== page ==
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NCJ Number: 228444 Find in a Library
Title: Turning Over a New Leaf: California Chiefs, Others Aim to Keep the Country From Going to Pot
Journal: Law Enforcement Technology  Volume:36  Issue:8  Dated:August 2009  Pages:10,12,19
Author(s): Rebecca Kanable
Date Published: August 2009
Page Count: 9
Publisher: http://www.cygnusb2b.com 
Type: Legislation/Policy Analysis
Format: Article
Language: English
Country: United States of America
Annotation: This article reports on the inaugural Summit on the Impact of California’s Medical Marijuana Laws.
Abstract: The summit, which was sponsored by various California criminal justice associations, was attended by 400 people. The summit focused on the effects of California medical marijuana law, which legalized the prescribing of marijuana for medical purposes in 1996. The summit noted that the marijuana currently being sold contains the highest level of THC (the psychoactive ingredient in marijuana) since the drug was first analyzed. The average amount of THC in marijuana samples confiscated by law enforcement agencies in 2008 was 10.1 percent, compared to less than 4 percent in 1983. According to the National Institute for Drug Abuse (NIDA), heavy marijuana use impairs a person’s ability to form memories, recall events, and shift attention. THC also disrupts coordination. Through its effects on the brain and body, marijuana intoxication can cause accidents. Studies have shown that approximately 6 to 11 percent of fatal accident victims have tested positive for THC. Also, Since June 19, marijuana smoke is listed under Proposition 65 as known to cause cancer. The summit further noted that advocates of decriminalizing marijuana have portrayed people in wheelchairs needing marijuana to relieve chronic pain from cancer, glaucoma, and AIDS; however, research by the Marijuana Dispensary Task Force has found that such patients compose only 2 percent of prescriptions filled at local marijuana dispensaries. Most likely, patients filling prescriptions at the dispensaries are seeking help for muscle spasms, insomnia, back pain, post surgical pain, or headaches. The regulation and monitoring of marijuana dispensaries is insufficient. The summit aimed to rally law enforcement agencies and their leaders in promoting relevant data-collection, research on marijuana effects, and the dispensing of accurate public information on such effects.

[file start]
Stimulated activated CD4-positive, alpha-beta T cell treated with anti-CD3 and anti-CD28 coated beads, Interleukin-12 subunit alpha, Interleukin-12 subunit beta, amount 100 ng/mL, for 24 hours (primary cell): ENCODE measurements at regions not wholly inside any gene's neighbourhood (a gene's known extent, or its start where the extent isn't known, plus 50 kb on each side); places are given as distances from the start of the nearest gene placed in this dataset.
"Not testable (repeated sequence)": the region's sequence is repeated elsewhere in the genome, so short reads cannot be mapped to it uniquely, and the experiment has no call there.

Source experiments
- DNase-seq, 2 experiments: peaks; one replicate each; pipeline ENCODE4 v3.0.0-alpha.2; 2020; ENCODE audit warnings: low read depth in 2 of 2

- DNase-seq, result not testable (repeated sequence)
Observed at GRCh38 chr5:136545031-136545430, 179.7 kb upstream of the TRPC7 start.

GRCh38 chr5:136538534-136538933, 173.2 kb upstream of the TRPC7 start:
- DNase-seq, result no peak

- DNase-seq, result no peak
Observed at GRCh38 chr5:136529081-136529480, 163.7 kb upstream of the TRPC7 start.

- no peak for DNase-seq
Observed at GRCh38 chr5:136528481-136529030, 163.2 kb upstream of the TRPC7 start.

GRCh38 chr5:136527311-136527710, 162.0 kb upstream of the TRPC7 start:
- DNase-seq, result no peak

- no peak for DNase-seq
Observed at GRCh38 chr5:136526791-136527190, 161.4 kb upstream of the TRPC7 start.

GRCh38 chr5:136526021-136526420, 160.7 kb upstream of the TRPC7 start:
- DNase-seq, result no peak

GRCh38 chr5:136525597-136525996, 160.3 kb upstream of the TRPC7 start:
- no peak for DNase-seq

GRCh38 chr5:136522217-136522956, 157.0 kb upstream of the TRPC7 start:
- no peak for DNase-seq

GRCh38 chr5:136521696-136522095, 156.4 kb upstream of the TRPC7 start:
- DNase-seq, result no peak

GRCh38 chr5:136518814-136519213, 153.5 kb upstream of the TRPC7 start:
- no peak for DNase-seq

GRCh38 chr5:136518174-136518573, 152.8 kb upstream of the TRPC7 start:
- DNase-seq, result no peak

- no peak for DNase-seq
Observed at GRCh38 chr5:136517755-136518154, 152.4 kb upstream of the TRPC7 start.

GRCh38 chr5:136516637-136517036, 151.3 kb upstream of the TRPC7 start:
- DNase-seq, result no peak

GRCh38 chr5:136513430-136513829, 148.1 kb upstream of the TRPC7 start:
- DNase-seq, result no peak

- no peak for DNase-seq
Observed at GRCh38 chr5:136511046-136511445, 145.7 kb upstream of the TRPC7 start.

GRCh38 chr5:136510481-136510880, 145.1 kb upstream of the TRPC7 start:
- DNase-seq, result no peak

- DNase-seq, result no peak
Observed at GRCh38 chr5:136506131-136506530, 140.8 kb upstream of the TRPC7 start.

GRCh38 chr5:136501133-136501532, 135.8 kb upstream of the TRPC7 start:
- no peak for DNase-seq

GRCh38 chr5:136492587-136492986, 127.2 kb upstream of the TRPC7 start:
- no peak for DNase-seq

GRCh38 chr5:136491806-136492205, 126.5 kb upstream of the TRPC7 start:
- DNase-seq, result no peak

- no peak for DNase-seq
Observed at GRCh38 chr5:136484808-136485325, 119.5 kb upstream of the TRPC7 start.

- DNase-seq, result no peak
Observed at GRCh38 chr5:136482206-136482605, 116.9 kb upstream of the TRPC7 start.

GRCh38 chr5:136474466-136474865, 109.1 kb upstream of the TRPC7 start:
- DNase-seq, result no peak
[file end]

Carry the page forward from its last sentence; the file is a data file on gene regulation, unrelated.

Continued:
Main Term(s): Police policies and procedures
Index Term(s): California; Drug effects; Drug Policy; Medical uses of marijuana; State laws
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http://www.ncjrs.gov/App/publications/abstract.aspx?ID=250463

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